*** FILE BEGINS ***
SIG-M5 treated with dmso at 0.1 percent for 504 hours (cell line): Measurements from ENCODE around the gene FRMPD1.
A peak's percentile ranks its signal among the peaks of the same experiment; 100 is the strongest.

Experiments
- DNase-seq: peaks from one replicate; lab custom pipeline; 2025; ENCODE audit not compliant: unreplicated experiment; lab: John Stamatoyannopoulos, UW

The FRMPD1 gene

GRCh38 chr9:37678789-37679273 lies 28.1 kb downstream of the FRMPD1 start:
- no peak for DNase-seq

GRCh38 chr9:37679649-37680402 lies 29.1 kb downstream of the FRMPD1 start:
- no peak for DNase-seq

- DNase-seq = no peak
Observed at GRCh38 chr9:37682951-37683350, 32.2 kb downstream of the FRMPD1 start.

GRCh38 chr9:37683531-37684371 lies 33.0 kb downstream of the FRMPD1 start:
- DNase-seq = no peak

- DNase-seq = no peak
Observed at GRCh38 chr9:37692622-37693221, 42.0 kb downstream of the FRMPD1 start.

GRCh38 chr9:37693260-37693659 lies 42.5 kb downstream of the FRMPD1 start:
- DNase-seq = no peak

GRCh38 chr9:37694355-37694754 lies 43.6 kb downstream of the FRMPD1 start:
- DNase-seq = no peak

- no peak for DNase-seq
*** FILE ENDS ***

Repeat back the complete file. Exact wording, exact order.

SIG-M5 treated with dmso at 0.1 percent for 504 hours (cell line): Measurements from ENCODE around the gene FRMPD1.
A peak's percentile ranks its signal among the peaks of the same experiment; 100 is the strongest.

Experiments
- DNase-seq: peaks from one replicate; lab custom pipeline; 2025; ENCODE audit not compliant: unreplicated experiment; lab: John Stamatoyannopoulos, UW

The FRMPD1 gene

GRCh38 chr9:37678789-37679273 lies 28.1 kb downstream of the FRMPD1 start:
- no peak for DNase-seq

GRCh38 chr9:37679649-37680402 lies 29.1 kb downstream of the FRMPD1 start:
- no peak for DNase-seq

- DNase-seq = no peak
Observed at GRCh38 chr9:37682951-37683350, 32.2 kb downstream of the FRMPD1 start.

GRCh38 chr9:37683531-37684371 lies 33.0 kb downstream of the FRMPD1 start:
- DNase-seq = no peak

- DNase-seq = no peak
Observed at GRCh38 chr9:37692622-37693221, 42.0 kb downstream of the FRMPD1 start.

GRCh38 chr9:37693260-37693659 lies 42.5 kb downstream of the FRMPD1 start:
- DNase-seq = no peak

GRCh38 chr9:37694355-37694754 lies 43.6 kb downstream of the FRMPD1 start:
- DNase-seq = no peak

- no peak for DNase-seq